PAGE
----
The Bone Lining Cell: Its Role in Cleaning Howship's Lacunae and Initiating Bone Formation

Authors

  • V. Everts,

    Corresponding author
    1. Department of Cell Biology and Histology, Academic Medical Centre, University of Amsterdam, Amsterdam, The Netherlands
    2. Department of Periodontology, Academic Centre for Dentistry Amsterdam (ACTA), University of Amsterdam, Amsterdam, The Netherlands
    • Department of Cell Biology and Histology Academic Medical Centre University of Amsterdam P.O. Box 22700 1100 DE Amsterdam, The Netherlands
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  • J. M. Delaissé,

    1. OsteoPro/Center for Clinical and Basic Research, Herlev/Ballerup, Denmark
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  • W. Korper,

    1. Department of Cell Biology and Histology, Academic Medical Centre, University of Amsterdam, Amsterdam, The Netherlands
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  • D. C. Jansen,

    1. Department of Periodontology, Academic Centre for Dentistry Amsterdam (ACTA), University of Amsterdam, Amsterdam, The Netherlands
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  • W. Tigchelaar-Gutter,

    1. Department of Cell Biology and Histology, Academic Medical Centre, University of Amsterdam, Amsterdam, The Netherlands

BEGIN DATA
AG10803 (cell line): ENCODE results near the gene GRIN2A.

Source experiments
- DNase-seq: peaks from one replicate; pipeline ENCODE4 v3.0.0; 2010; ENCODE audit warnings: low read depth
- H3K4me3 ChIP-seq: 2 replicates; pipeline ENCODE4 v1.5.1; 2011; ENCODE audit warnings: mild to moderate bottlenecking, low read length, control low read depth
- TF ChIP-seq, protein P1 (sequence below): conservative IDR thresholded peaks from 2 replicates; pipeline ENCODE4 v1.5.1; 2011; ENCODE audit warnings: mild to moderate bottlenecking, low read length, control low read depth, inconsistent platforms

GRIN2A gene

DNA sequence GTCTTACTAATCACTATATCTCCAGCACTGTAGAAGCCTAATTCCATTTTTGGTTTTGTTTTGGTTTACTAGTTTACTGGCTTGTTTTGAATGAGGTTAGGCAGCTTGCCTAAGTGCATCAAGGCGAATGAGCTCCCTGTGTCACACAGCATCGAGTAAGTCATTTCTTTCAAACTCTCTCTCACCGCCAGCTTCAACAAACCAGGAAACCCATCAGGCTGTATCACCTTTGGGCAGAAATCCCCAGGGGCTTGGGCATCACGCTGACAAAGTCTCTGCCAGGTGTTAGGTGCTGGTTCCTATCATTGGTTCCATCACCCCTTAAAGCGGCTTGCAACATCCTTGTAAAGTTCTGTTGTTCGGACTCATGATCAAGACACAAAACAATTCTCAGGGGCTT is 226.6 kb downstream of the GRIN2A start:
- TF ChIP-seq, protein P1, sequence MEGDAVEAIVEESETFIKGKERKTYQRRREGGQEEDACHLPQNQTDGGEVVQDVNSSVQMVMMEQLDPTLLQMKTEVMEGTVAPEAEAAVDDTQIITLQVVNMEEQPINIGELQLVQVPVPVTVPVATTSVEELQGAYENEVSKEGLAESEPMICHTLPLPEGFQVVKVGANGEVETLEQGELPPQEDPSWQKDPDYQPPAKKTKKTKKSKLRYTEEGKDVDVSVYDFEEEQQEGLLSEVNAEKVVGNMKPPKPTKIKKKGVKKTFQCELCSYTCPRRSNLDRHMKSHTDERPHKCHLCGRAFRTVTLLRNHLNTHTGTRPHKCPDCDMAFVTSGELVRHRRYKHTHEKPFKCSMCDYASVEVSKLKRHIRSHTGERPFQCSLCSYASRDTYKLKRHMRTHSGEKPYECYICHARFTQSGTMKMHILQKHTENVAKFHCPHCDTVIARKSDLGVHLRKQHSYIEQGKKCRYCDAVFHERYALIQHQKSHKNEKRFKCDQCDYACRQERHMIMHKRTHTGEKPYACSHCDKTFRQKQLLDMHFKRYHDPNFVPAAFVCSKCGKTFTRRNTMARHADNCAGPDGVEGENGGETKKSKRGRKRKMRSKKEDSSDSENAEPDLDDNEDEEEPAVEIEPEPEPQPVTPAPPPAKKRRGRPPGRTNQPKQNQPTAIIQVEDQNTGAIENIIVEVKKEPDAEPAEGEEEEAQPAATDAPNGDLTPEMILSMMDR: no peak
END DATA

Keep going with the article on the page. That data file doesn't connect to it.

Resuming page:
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  • P. Saftig,

    1. Department of Biochemistry, University of Goettingen, Goettingen, Germany
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  • W. Beertsen

    1. Department of Periodontology, Academic Centre for Dentistry Amsterdam (ACTA), University of Amsterdam, Amsterdam, The Netherlands
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Abstract

In this study we investigated the role of bone lining cells in the coordination of bone resorption and formation. Ultrastructural analysis of mouse long bones and calvariae revealed that bone lining cells enwrap and subsequently digest collagen fibrils protruding from Howship's lacunae that are left by osteoclasts. By using selective proteinase inhibitors we show that this digestion depends on matrix metalloproteinases and, to some extent, on serine proteinases. Autoradiography revealed that after the bone lining cells have finished cleaning, they deposit a thin layer of a collagenous matrix along the Howship's lacuna, in close association with an osteopontin-rich cement line. Collagenous matrix deposition was detected only in completely cleaned pits. In bone from pycnodysostotic patients and cathepsin K-deficient mice, conditions in which osteoclastic bone matrix digestion is greatly inhibited, bone matrix leftovers proved to be degraded by bone lining cells, thus indicating that the bone lining cell “rescues” bone remodeling in these anomalies. We conclude that removal of bone collagen left by osteoclasts in Howship's lacunae is an obligatory step in the link between bone resorption and formation, and that bone lining cells and matrix metalloproteinases are essential in this process.

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